(Pocket-lint) - Certain adages simply don't change, and it's long been the case that even surprisingly fancy televisions can actually have bafflingly average sound. It's simply not that easy to fit high-quality sound into the increasingly tiny bodies that TVs now boast a lot of the time.
That's exactly what Sharp has observed, and its new soundbars are precisely engineered to bring stunning 3D Dolby Atmos sound to your home viewing setup. The new HT-SBW800 and HT-SBW460 are beautiful, subtle soundbars that will have your home theatre absolutely singing, with the pinpoint sound that only Atmos systems can offer.
We thought we'd run you through the two new systems, giving you a few key tidbits about just what you can expect if you upgrade your TV sound with either one.
Even well-known brand labels like Dolby Atmos can sometimes sound a bit like jargon to the uninitiated ear. What does it actually mean? Well, that's why we love the above image, which gives you a sense for what an Atmos system actually entails - speakers, lots of speakers.
The HT-SBW460 is a soundbar and subwoofer combination, the latter a wireless unit to cut down on possible cable clutter around your TV, and represents an immediate upgrade on your native speakers. That blend of different speakers in the soundbar's body creates a virtual surround sound system that will have you hearing directional noise without having to invest in further rear speakers unless you want to.
With this model, the Atmos effect (vertical sound/height) is achieved through psycho-acoustics, in other words, a virtual effect achieved through advanced digital signal processing.
For just under £300, you get a comprehensive home cinema sound system, but it's also designed nicely to make sure that it slips into your decor seamlessly. After all, you're pretty likely to want a soundbar that people don't notice, rather than one which screams out for attention.
The soundbar is also a 3.1 channel audio system, which effectively means that it reserves a central channel of sound for voices - this means that even in scenes with lots going on, and explosions in the background, you'll always be able to hear dialogue nice and clearly.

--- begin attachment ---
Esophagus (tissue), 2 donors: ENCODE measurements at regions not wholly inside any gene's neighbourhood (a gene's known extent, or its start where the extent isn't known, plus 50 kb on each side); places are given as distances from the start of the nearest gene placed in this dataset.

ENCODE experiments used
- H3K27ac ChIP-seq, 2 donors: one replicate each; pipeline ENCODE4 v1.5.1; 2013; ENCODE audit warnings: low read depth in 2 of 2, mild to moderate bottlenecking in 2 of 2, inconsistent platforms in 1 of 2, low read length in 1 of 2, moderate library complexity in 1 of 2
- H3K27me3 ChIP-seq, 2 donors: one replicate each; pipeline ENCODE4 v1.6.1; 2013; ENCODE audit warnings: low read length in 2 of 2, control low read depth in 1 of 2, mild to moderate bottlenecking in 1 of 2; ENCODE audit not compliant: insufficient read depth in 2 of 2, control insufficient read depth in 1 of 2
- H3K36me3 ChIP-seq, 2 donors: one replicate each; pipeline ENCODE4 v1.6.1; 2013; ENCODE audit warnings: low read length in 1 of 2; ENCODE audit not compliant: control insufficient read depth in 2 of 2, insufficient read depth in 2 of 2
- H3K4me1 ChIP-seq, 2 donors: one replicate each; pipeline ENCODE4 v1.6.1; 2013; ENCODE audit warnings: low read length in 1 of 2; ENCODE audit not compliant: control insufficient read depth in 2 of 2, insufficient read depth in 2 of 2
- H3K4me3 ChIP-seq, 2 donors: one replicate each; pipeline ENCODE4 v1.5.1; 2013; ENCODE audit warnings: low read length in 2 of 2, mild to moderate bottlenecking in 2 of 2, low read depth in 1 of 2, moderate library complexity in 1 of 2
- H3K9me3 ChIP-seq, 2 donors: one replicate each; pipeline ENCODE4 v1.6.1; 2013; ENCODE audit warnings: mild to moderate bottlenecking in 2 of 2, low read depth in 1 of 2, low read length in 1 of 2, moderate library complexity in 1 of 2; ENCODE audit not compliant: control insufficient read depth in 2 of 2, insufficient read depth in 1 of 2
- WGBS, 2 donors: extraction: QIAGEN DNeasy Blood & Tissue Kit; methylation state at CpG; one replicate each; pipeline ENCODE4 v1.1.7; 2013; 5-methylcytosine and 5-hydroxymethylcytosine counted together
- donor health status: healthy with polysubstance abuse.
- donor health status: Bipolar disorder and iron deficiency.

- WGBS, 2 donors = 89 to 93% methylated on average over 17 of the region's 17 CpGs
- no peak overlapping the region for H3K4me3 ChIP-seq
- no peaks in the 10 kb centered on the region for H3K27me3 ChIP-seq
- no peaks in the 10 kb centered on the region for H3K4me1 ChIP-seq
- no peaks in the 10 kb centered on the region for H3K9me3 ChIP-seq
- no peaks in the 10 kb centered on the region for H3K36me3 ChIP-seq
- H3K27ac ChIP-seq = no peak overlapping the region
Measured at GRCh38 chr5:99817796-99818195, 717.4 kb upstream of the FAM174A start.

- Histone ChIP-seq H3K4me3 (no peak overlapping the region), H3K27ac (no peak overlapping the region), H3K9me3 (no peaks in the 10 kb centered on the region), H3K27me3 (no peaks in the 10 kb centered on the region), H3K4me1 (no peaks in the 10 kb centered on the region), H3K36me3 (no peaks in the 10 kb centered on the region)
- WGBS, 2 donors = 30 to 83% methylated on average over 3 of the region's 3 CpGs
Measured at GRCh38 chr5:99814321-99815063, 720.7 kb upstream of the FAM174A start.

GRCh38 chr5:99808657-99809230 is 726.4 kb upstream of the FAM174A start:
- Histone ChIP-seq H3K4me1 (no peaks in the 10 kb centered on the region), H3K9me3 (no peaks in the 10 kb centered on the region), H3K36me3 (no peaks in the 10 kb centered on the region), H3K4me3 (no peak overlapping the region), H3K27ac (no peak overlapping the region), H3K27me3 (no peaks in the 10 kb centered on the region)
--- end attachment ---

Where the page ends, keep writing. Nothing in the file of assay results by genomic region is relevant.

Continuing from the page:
If you're thinking of picking up a soundbar, then, the HT-SBW460 is a superb new option.
That said, if you want a few more features and a little bit more power, you might want to consider the HT-SBW800, Sharp's other new offering. It's a full 5.1.2 system, giving you that extra bit of range to really transport you into whatever you're watching, and also comes with a wireless sub.
One of the main differences in its design is the addition of up-firing speakers, letting it more accurately reproduce height in its sound, alongside side-firing speakers to give a wider range in other directions. This could be considered "true" Dolby Atmos in that dedicated up-firing and side-firing speakers offer both vertical height and a wider, more precise horizontal sound-stage.
However, the 800 and 460 are perhaps most noteworthy for the features they share. Both have two HDMI input ports and one HDMI output, capable of 4K-quality passthrough and ARC audio control. That basically means that you can use the soundbars as proxies for your TV's harder to reach HDMI ports.
Plus, both have a range of playback options that make them great home speakers, too. You can play music through them via Bluetooth, or through any of digital optical, aux, coax and USB cables, giving you a full range of options.
Regardless of which system catches your eye, you'll be getting into a whole new world of 3D audio for your home viewing pleasure, and we can't recommend it enough. The HT-SBW460 costs £299 and is available here, while the HT-SBW800 costs £449 and can be found here.